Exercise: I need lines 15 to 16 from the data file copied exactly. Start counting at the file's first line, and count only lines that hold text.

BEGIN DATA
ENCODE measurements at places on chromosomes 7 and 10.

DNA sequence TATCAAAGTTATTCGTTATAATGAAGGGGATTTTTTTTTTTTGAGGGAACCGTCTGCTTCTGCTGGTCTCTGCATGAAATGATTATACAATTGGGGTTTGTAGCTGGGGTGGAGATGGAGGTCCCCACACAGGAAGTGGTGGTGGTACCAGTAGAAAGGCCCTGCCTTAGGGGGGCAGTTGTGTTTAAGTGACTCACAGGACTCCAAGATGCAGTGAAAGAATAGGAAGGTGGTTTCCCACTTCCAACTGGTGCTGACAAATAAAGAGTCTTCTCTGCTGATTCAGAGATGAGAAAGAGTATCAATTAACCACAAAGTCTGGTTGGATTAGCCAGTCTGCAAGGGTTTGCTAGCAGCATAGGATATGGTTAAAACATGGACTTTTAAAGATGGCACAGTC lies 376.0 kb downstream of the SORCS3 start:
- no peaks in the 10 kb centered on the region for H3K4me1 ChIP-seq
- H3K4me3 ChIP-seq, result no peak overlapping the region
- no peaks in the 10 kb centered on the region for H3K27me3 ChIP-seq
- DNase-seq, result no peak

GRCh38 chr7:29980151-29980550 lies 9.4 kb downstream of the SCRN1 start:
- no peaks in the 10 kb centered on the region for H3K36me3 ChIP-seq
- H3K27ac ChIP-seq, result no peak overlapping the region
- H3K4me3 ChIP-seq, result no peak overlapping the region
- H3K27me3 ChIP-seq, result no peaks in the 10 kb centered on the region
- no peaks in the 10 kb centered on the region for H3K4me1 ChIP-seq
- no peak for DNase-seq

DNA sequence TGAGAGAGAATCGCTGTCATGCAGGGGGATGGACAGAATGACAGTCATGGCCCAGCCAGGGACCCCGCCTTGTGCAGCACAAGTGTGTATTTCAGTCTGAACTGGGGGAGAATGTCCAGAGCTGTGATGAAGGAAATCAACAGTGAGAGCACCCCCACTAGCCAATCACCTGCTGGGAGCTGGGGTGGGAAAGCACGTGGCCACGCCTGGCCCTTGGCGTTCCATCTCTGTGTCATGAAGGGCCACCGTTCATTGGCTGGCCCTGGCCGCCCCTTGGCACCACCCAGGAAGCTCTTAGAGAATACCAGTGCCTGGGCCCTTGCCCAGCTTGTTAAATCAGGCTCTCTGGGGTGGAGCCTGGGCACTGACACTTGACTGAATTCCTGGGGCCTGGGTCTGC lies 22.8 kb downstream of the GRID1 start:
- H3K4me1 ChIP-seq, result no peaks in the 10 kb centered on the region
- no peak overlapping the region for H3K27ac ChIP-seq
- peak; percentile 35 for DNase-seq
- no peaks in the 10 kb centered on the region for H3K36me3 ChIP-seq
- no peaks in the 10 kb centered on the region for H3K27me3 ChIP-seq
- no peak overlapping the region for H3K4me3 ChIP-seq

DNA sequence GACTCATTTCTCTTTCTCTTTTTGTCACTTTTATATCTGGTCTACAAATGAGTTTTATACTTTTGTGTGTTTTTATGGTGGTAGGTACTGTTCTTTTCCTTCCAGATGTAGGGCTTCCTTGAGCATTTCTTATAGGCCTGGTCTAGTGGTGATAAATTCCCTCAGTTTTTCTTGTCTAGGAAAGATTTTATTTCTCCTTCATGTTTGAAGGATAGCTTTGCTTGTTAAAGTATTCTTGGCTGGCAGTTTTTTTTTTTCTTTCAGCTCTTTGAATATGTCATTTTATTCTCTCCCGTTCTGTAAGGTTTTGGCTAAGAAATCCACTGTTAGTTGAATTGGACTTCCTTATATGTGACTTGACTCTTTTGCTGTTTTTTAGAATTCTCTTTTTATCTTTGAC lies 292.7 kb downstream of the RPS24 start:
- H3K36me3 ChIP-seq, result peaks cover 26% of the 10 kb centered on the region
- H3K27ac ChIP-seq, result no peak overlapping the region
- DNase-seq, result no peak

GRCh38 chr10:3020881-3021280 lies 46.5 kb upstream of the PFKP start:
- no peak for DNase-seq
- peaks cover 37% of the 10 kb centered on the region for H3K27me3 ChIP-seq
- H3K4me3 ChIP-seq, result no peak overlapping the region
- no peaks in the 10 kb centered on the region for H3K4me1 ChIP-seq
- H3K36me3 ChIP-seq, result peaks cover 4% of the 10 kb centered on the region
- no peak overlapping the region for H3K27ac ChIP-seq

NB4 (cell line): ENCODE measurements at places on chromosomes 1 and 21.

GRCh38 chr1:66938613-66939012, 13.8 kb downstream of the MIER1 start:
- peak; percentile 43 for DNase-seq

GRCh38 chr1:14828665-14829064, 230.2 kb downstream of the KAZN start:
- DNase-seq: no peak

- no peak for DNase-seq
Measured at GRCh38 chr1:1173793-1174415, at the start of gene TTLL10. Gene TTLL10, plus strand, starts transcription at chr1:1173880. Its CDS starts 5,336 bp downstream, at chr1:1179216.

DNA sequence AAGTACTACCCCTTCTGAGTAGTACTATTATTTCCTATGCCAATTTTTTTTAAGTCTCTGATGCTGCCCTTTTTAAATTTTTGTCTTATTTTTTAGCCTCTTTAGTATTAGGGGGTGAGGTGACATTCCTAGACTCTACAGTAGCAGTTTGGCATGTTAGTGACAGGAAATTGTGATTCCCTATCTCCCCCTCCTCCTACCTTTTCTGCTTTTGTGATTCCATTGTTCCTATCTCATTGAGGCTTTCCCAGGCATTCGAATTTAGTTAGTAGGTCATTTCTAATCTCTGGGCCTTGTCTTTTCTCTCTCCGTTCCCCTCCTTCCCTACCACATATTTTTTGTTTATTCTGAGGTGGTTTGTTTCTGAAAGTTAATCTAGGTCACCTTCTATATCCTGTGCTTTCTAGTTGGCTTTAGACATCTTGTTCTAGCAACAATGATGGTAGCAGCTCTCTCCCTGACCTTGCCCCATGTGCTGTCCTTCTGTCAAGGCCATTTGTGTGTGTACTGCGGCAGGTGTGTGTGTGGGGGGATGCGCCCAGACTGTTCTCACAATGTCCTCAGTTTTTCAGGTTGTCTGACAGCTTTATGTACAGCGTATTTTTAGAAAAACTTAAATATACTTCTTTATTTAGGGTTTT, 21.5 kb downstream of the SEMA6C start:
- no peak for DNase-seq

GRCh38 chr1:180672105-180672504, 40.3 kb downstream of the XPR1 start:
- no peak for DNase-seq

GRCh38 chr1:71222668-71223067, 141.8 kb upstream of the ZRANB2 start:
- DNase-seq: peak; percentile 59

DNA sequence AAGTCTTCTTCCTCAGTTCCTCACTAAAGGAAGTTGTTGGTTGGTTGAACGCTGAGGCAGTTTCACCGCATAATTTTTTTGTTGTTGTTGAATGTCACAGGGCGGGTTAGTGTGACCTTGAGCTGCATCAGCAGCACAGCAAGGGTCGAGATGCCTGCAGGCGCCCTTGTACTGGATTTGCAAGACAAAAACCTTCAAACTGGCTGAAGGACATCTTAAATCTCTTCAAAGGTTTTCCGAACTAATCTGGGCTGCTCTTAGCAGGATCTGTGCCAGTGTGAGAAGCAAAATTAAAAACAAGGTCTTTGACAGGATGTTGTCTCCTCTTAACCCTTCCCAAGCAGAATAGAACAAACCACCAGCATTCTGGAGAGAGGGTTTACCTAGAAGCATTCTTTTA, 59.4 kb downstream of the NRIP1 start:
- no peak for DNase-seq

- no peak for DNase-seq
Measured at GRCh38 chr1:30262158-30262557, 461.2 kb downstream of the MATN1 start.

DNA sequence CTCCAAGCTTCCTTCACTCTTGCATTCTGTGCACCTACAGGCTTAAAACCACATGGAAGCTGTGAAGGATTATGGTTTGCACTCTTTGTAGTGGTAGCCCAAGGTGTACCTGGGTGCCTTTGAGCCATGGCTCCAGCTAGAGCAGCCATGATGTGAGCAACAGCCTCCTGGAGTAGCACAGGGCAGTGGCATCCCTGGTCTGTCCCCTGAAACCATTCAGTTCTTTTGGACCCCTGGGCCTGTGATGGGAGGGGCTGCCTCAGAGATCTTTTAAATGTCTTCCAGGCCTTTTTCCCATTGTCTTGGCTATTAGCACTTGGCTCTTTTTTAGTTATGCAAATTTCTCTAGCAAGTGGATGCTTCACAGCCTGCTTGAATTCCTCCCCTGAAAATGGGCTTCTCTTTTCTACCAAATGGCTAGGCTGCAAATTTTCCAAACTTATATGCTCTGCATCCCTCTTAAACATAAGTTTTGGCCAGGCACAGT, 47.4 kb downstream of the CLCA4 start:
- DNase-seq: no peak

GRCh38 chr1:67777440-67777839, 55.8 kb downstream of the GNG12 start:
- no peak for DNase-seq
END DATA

- H3K4me1 ChIP-seq, result no peaks in the 10 kb centered on the region
- no peak overlapping the region for H3K27ac ChIP-seq